Medical Debt Is Actually Bad. And Guess Who It's Hurting Most Of All?
Here's some pretty good news: The Consumer Financial Protection Bureau (thank you, Elizabeth Warren) released a report earlier this month that "shows that the number of Americans with medical debt on their credit reports fell by 8.2 million from the first quarter of 2020 to the first quarter of 2022." That's an 18 percent decrease, which is a pretty big deal. The Biden administration attributes this to "the president’s strategy of protecting and strengthening the Affordable Care Act (ACA) and lowering health care costs."
Eliminating medical debt has been a priority for the administration, along with working with federal agencies to find ways to eliminate medical debt as a factor in credit assessment for government loans. For instance, the Federal Housing Finance Agency approved the use of VantageScore 4.0, a credit scoring assessment that does not include medical debt. The Small Business Administration is "revising its lender Standard Operating Procedures to discourage consideration of medical debt and making technology investments in Lender Match to help borrowers find lenders that exclude medical debt in their credit decisions."
This is a very big deal, as Americans are frequently saddled with surprise medical debt that they have no feasible way of paying off. I myself once got a surprise bill for around $1,000 for lab work (as iron and sodium are frequently among my myriad deficiencies) that was not covered by my health insurance — which was a huge deal to me at the time. This is hardly surprising — the way insurance companies make money is by taking your money and then finding ways to not cover whatever it is you need. That is their entire business model. They employ people whose literal job it is to tell you "no."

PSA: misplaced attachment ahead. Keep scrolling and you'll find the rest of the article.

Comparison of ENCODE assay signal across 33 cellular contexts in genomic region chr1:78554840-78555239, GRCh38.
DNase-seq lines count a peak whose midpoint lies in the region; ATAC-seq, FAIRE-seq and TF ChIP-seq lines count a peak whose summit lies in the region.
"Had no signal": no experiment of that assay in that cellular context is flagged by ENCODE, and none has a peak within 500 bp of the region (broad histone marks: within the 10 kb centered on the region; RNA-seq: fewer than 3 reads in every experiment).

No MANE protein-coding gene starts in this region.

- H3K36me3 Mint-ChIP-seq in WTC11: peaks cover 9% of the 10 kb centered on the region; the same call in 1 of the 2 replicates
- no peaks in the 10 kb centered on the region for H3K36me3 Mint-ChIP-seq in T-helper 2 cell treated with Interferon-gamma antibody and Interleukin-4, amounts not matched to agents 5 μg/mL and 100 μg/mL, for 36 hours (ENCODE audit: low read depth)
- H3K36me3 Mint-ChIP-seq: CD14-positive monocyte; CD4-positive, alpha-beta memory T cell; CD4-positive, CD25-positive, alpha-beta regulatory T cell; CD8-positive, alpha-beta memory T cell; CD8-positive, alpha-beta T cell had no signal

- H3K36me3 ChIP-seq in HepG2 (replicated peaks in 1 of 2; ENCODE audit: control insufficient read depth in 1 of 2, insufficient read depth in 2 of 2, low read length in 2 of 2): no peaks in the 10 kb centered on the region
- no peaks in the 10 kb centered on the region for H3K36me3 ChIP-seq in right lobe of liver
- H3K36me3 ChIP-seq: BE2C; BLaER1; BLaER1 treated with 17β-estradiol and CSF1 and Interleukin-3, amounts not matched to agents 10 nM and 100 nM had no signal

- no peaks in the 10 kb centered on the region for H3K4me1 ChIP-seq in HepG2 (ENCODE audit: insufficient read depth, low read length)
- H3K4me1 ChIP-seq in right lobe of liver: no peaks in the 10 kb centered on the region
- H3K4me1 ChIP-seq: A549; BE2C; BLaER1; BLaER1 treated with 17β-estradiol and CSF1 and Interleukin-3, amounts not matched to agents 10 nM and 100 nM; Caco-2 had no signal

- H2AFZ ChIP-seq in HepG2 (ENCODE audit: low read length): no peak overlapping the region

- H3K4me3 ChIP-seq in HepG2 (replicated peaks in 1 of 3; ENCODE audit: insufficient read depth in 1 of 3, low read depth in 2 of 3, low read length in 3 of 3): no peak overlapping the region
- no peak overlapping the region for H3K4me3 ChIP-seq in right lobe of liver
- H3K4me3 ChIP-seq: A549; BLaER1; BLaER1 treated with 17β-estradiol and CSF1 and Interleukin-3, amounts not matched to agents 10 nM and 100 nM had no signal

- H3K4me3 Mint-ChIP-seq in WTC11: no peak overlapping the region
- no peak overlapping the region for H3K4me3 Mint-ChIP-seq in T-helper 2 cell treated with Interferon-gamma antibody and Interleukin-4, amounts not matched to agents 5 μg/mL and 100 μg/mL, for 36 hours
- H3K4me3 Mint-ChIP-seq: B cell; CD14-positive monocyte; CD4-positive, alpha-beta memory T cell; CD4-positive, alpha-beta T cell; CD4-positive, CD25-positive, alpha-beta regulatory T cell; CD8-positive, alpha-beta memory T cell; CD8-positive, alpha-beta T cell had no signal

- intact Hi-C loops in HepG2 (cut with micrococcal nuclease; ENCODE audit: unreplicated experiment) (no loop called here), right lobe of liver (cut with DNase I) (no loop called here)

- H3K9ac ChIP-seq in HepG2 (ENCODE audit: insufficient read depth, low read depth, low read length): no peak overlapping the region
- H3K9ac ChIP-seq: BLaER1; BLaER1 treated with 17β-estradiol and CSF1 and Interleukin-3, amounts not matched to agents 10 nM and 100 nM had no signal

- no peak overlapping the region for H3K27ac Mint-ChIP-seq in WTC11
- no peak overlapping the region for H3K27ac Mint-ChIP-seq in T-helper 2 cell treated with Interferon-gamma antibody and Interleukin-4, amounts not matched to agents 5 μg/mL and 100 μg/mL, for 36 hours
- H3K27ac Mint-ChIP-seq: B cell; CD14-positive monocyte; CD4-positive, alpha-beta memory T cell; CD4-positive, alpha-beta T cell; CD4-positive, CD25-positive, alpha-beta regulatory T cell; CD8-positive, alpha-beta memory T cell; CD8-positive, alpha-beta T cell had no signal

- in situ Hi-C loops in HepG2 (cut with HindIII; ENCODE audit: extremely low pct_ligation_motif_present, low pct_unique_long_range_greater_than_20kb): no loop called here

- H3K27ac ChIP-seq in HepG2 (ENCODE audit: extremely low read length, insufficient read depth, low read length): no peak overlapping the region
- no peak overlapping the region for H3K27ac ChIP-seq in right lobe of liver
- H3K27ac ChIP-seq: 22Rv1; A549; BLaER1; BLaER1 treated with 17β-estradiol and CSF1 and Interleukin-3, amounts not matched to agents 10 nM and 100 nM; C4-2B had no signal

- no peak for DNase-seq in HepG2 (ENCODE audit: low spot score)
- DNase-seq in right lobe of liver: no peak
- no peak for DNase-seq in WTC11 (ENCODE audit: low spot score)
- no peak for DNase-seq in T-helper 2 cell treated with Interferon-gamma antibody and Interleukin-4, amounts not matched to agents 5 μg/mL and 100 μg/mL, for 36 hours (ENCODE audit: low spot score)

As much as I may personally believe that this is an absolutely ghoulish system and that socialized medicine is the way to go, the only way we can really judge any system is by how satisfied people are with it, and clearly this is what the vast majority of Americans, including most Democrats, want. That being said, a full third of the country having medical debt that affects their credit score is really bad for the economy. It means that they will have difficulty getting credit cards, getting approved to rent or to get a mortgage, getting business loans and just participating and contributing to the economy in general. These are all things that contribute to income inequality across the board.
On Friday, the Washington Post published a rather jarring map of the United States showing the average credit scores for every county in the nation. It is split almost evenly along the Mason-Dixon line, with higher credit scores in the North and lower credit scores in the South.
After eliminating literally every other possible factor, including race and poverty rates, the analysis revealed that the number one reason for these low credit scores was medical debt. This is likely why that map lines up so well with the map of serious medical debt.
It also lines up with the map of insurance coverage — especially notable given that many of these states are states that refused the Medicaid expansion.
Indeed, the lack of Medicaid expansion is what the Post's analysts settled on as the primary cause of this disparity.